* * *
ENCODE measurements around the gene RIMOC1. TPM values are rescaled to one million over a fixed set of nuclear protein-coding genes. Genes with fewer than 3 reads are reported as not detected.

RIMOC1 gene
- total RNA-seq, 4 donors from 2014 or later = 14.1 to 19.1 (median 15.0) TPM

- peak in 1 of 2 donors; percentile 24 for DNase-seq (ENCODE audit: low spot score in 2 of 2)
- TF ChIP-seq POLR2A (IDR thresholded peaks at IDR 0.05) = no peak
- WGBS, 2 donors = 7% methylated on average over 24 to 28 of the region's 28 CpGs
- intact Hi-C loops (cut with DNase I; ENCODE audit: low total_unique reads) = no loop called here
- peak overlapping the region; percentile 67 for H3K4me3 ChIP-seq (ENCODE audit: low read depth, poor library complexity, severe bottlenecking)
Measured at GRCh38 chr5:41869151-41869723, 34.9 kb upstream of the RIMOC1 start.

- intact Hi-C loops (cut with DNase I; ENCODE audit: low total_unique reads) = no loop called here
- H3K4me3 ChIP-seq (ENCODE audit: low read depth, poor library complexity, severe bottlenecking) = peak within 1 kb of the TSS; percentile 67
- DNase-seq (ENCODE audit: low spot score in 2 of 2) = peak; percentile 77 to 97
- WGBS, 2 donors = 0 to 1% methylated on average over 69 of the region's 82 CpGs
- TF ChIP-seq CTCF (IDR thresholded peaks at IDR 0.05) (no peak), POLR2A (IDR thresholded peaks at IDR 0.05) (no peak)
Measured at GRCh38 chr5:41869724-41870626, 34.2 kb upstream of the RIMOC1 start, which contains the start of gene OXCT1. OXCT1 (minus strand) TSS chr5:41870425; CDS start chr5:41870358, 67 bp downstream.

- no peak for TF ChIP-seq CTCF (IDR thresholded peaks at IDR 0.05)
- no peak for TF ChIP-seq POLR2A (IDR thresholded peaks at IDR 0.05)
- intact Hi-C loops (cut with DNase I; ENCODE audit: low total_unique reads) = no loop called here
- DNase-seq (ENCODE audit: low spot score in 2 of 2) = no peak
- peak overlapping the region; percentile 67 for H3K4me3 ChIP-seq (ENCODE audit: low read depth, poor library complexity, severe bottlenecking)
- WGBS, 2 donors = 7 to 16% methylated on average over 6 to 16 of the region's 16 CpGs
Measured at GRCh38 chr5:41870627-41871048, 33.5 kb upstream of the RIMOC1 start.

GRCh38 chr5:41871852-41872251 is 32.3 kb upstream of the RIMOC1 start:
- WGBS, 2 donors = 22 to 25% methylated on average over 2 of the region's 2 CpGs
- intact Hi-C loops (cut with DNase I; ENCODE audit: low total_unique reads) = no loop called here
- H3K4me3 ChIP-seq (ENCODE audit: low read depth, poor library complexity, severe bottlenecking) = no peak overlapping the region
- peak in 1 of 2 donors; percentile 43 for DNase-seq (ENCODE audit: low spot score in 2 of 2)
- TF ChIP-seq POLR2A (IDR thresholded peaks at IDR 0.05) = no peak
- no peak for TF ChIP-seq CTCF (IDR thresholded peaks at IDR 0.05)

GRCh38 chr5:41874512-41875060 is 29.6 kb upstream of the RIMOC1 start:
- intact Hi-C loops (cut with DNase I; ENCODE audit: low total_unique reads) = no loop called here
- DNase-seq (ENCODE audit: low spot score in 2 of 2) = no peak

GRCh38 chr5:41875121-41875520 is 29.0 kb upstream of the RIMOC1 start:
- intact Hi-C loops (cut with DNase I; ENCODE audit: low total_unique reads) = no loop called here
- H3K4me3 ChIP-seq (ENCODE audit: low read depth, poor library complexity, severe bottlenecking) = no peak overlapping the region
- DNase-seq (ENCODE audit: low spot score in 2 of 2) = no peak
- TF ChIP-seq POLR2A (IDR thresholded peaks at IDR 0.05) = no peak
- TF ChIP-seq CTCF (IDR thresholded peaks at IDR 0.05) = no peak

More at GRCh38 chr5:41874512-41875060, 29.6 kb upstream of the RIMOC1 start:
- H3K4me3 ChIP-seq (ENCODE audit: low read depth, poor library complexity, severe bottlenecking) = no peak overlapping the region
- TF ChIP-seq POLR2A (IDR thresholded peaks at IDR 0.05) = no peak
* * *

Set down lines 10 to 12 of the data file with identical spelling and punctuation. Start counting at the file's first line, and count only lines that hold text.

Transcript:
- intact Hi-C loops (cut with DNase I; ENCODE audit: low total_unique reads) = no loop called here
- H3K4me3 ChIP-seq (ENCODE audit: low read depth, poor library complexity, severe bottlenecking) = peak within 1 kb of the TSS; percentile 67
- DNase-seq (ENCODE audit: low spot score in 2 of 2) = peak; percentile 77 to 97